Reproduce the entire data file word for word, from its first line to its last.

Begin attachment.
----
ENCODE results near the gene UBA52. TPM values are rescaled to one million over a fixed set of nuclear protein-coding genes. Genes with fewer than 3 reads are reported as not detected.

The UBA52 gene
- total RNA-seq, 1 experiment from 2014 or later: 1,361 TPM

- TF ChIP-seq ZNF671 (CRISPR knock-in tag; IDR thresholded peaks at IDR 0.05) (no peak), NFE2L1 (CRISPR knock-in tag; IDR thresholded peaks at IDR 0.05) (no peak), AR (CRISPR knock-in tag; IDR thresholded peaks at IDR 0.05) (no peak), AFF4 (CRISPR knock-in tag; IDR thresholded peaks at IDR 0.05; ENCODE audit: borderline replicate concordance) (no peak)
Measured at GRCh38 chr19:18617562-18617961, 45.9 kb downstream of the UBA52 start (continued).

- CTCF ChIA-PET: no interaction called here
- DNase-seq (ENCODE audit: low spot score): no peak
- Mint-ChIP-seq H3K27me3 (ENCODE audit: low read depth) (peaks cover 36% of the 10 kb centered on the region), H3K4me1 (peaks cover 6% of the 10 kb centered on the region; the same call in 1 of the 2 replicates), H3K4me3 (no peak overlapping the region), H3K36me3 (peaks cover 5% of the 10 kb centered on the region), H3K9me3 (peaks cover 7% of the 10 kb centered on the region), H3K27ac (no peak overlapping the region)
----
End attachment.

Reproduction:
ENCODE results near the gene UBA52. TPM values are rescaled to one million over a fixed set of nuclear protein-coding genes. Genes with fewer than 3 reads are reported as not detected.

The UBA52 gene
- total RNA-seq, 1 experiment from 2014 or later: 1,361 TPM

- TF ChIP-seq ZNF671 (CRISPR knock-in tag; IDR thresholded peaks at IDR 0.05) (no peak), NFE2L1 (CRISPR knock-in tag; IDR thresholded peaks at IDR 0.05) (no peak), AR (CRISPR knock-in tag; IDR thresholded peaks at IDR 0.05) (no peak), AFF4 (CRISPR knock-in tag; IDR thresholded peaks at IDR 0.05; ENCODE audit: borderline replicate concordance) (no peak)
Measured at GRCh38 chr19:18617562-18617961, 45.9 kb downstream of the UBA52 start (continued).

- CTCF ChIA-PET: no interaction called here
- DNase-seq (ENCODE audit: low spot score): no peak
- Mint-ChIP-seq H3K27me3 (ENCODE audit: low read depth) (peaks cover 36% of the 10 kb centered on the region), H3K4me1 (peaks cover 6% of the 10 kb centered on the region; the same call in 1 of the 2 replicates), H3K4me3 (no peak overlapping the region), H3K36me3 (peaks cover 5% of the 10 kb centered on the region), H3K9me3 (peaks cover 7% of the 10 kb centered on the region), H3K27ac (no peak overlapping the region)